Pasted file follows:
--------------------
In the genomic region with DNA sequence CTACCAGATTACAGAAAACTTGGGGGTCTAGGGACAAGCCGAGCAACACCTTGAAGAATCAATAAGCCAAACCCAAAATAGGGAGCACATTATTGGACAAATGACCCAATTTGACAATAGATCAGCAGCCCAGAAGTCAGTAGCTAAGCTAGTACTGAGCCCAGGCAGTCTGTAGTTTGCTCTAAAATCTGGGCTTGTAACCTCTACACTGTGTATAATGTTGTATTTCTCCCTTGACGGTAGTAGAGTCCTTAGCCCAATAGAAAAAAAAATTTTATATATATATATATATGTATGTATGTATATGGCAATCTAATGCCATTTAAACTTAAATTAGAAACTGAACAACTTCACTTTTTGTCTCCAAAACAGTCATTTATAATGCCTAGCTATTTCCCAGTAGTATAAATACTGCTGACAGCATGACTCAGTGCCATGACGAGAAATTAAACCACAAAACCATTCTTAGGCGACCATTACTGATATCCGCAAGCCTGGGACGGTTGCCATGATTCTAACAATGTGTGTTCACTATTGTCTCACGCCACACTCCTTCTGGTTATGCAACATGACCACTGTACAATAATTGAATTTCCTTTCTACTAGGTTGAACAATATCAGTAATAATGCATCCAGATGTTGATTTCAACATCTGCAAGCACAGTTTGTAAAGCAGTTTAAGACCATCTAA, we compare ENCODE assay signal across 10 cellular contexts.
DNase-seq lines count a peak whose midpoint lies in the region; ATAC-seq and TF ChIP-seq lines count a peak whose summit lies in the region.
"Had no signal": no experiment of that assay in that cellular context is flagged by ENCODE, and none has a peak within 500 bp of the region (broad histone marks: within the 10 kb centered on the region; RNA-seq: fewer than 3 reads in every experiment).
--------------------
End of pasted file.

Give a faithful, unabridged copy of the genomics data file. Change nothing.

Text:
In the genomic region with DNA sequence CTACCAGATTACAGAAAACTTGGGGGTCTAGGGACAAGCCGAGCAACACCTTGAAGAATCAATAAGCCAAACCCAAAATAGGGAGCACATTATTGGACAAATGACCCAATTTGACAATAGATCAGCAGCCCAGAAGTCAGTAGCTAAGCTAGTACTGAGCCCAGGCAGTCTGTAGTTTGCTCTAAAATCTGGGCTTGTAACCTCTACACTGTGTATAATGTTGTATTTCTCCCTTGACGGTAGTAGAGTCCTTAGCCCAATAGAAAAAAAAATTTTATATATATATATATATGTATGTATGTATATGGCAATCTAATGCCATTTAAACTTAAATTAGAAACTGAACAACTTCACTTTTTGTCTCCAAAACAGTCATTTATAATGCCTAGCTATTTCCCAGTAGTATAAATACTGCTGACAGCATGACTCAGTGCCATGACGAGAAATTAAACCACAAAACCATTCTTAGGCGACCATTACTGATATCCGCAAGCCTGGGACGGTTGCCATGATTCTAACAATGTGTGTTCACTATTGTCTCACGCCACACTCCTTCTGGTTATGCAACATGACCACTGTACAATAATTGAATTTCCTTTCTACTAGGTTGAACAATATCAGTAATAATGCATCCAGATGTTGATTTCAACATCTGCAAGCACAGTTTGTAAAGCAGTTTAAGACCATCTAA, we compare ENCODE assay signal across 10 cellular contexts.
DNase-seq lines count a peak whose midpoint lies in the region; ATAC-seq and TF ChIP-seq lines count a peak whose summit lies in the region.
"Had no signal": no experiment of that assay in that cellular context is flagged by ENCODE, and none has a peak within 500 bp of the region (broad histone marks: within the 10 kb centered on the region; RNA-seq: fewer than 3 reads in every experiment).